“Many victims of domestic violence fled their homeland, may have been in the UK for longer than five years but often have no paperwork to prove it,” notes Hatton.
There are less obvious cases of demographics who could struggle to acquire settled status too. Approximately 100,000 Polish nationals in the UK apparently have an expired ID card, which means their paperwork could not be accepted by the UK’s Home Office.
EU citizens who have been sectioned under the Psychiatric Act, for example, are not able to make an application themselves. The list of vulnerable groups goes on.
And it isn’t just EU citizens in the UK who could struggle to fulfill the terms of residence envisioned by the Withdrawal Agreement.
Dr. Michela Benson, a researcher at the UK’s Goldsmiths University and the Brexit Brits Abroad group, warns that any post-Brexit residency procedures based on registration alone will punish the most precarious in Britain’s EU community too, such as young itinerant workers or seasonal staff.
“Young people are moving regularly across nation states in search of temporary work in the contemporary globalised market,” Dr Benson told The Local. The loss of onward movement for British citizens, who may only retain their EU rights in one host country after Brexit, will mean “seasonal workers will be hit hard,” adds Benson. “Younger, itinerant people will find themselves not covered.”
The official registered number of Brits in each EU country (correct as of January 2018). Photo: The Local.
Hatton is scathing of how both the EU and UK negotiating parties have treated the joint campaigns of the3million and British in Europe, the grassroots campaign for Brits in Europe.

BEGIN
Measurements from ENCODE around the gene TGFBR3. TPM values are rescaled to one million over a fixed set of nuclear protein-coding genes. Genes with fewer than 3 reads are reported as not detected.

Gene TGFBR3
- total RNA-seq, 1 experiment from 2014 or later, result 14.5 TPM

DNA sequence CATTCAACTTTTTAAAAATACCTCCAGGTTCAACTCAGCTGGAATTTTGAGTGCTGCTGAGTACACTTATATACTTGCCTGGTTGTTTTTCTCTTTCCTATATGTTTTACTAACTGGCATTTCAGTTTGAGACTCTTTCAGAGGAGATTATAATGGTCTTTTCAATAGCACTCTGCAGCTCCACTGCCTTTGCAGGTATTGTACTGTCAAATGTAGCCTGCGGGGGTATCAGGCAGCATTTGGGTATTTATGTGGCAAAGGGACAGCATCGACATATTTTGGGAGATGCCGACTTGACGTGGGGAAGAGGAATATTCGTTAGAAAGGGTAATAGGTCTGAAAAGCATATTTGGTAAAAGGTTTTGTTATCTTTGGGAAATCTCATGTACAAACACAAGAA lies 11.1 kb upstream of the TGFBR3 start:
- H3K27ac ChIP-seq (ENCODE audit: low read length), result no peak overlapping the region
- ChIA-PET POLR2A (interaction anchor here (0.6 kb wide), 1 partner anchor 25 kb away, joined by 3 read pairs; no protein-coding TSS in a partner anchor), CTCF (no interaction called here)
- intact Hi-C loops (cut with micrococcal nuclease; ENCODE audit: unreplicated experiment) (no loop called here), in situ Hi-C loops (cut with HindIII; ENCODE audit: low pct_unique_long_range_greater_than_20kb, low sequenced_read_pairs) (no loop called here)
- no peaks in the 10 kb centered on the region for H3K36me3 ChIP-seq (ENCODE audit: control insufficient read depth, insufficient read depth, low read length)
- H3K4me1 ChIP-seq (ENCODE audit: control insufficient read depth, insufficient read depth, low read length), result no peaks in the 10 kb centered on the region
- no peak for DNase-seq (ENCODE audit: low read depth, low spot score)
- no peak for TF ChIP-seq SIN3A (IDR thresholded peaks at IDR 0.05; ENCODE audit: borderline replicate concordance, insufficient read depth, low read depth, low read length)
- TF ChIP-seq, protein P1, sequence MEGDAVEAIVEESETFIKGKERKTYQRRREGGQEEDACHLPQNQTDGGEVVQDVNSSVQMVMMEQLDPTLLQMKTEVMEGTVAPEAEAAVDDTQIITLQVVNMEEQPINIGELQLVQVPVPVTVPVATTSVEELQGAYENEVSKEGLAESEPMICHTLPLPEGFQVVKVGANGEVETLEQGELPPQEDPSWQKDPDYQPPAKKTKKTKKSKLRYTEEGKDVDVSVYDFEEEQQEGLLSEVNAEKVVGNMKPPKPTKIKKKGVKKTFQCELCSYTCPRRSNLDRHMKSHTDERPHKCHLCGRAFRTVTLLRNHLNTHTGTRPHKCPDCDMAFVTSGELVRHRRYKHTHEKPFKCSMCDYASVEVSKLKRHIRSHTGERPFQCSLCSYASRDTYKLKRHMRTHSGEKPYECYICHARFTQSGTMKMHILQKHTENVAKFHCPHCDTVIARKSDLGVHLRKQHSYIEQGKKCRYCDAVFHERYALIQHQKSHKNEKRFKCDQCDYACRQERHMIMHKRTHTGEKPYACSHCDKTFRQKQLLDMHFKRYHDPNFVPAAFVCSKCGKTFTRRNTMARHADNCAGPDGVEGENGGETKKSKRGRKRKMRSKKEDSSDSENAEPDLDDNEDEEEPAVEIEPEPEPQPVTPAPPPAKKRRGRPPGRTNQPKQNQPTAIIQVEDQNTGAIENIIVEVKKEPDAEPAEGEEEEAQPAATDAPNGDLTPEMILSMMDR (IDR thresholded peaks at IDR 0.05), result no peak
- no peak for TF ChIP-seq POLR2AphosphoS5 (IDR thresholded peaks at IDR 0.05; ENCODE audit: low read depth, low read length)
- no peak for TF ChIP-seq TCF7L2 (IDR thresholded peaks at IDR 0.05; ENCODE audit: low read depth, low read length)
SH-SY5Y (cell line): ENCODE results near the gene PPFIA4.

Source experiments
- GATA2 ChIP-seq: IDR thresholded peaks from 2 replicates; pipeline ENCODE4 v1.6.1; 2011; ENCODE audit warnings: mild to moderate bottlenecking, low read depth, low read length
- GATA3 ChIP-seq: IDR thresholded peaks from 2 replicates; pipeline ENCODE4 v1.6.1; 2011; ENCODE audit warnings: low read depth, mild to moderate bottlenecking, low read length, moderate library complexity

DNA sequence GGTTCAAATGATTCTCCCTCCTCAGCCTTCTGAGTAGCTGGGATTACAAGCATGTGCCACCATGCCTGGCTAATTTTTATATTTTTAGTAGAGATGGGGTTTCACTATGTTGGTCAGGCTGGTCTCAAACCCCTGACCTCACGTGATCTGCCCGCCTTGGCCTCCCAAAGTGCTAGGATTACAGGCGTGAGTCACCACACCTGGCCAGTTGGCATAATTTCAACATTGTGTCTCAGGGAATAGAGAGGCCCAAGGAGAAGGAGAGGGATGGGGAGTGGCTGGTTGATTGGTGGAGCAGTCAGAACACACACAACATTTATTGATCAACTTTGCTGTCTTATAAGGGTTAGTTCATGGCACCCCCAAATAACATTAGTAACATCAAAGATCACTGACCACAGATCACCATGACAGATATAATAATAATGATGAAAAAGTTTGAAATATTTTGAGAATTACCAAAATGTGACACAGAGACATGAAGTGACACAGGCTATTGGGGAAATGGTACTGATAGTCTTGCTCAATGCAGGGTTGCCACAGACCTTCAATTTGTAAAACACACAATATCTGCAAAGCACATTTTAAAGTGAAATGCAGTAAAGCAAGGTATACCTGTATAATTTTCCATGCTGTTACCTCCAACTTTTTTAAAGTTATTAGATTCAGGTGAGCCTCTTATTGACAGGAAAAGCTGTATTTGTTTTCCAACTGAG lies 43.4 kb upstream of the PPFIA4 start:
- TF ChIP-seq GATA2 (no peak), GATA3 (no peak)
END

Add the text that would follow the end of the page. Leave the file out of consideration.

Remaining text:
In November this year, the3million and British in Europe delivered a letter to 10 Downing Street calling for citizenship rights to be ring-fenced. “We are calling for the EU and the UK to honour under Article 50, as a minimum, the agreement already reached on citizens’ rights – whatever the outcome of Brexit,” states that letter. That letter was part of The Last Mile campaign, which involved a human chain from parliament to Downing Street and cross-party interventions by UK politicians in parliament in favour of ring-fencing of rights.
“When we went to 10 Downing Street, we weren’t greeted by anyone, except Larry the Cat,” recalls Hatton.
The settled status scheme has only been trialled with 700 people so far, although up to 5,000 cases could have to be processed by the UK Home Office each day, according to the3million.
Not since ID cards were abolished in 1952 has the Home Office faced a bigger challenge than processing the applications of the 3.6m EU citizens. 5,000 per day, 7 days a week. We will be monitoring the Home Office very closely.
— the3million (@The3Million) November 28, 2018
As the UK vote on the draft Brexit deal approaches, Hatton says the current deal is nevertheless better than no deal. Although deal or no deal, EU citizens in the UK now feel less welcome than they did in the past, he says.
“The rise in hate crimes has been particularly shocking,” Hatton told The Local. “The atmosphere is strange. You see it everywhere. EU citizens are more careful now of speaking their own language.”
According to mood surveys conducted by the3million, only one in three EU citizens in the UK intends to stay regardless of the outcome of Brexit. The rest are apparently taking a ‘wait and see’ attitude.